1. Page 9, you say “few practitioners have sought to truly master the concept of alternative pricing structures…” This may be true as a percentage of firms overall (we estimate somewhere between 5-7% are doing real Value Pricing), but that overlooks that there are thousands of firms across all professional sectors—advertising, accounting, IT, consulting, and law—around the world that have adopted Value Pricing. Some advertising agencies are doing 100% Value Pricing and no timesheets, such as Crispin Porter and Anomaly, and Coca-Coca and P&G have their own Value Pricing compensation models with their thousands of agencies. Neither look at timesheets. These are significant numbers that are hard to dismiss, and they have proven that alternatives to the billable hour exist for all sorts of complex engagements.

  2. On page 10, you say both client and firm should be involved in exploring and choosing the pricing approach. Yet this is not the way most industries have changed pricing strategies. Did the airlines or hotels consult their customers and ask if they could adopt Yield Management? Sellers change pricing strategies, and competition insures that customers get value. I have no problem with firms discussing alternatives with clients, but the onus is on firms to bring innovative ideas to the table, not their clients. General counsel have their own businesses to run, and don’t sit around and think about the economics of their law firms. Nor should they, anymore than you and I should be innovating the next Apple iPod or its replacement. Firms have used this very logic as an excuse to do nothing, since clients have not driven this change to date (though there are exceptions like Cisco, Pfizer, etc.).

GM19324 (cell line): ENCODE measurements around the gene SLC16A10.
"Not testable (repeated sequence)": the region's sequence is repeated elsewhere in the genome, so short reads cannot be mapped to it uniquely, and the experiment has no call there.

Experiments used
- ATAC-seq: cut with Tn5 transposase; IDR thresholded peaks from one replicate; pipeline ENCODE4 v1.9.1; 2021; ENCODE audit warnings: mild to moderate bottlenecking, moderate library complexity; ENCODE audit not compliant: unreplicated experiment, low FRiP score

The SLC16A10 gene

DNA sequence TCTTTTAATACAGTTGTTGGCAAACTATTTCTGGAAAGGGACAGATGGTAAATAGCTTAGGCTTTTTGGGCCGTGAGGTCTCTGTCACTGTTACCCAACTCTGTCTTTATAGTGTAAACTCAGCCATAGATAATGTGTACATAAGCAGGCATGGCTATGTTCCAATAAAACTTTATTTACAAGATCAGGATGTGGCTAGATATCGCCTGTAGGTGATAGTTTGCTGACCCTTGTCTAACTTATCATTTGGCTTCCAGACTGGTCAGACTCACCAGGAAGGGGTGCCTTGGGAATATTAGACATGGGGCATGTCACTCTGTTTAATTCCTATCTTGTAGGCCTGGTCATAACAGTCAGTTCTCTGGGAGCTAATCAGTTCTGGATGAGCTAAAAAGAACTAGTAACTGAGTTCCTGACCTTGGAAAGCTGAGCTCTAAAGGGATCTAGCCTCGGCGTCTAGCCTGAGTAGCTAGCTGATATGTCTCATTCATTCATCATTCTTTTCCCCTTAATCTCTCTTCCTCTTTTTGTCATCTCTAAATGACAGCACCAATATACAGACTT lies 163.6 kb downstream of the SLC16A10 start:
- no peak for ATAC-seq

3. You also state that using the wrong pricing structure can destroy value and damage relationships, and that is certainly what hourly billing has done, with its misalignment of interests, and considering it’s the wrong theory of value. The alternatives you list on page 10 are simply the billable hour in drag, and in no way are they alternative pricing structures. A price is given up-front, hourly billing is done in arrears. I assure you customers want a price, not a bill after the fact—this is basic economics. And these alternatives are still measuring value in terms of time, which is the wrong economic theory of value—and that is irrefutable, as my books and many others make clear.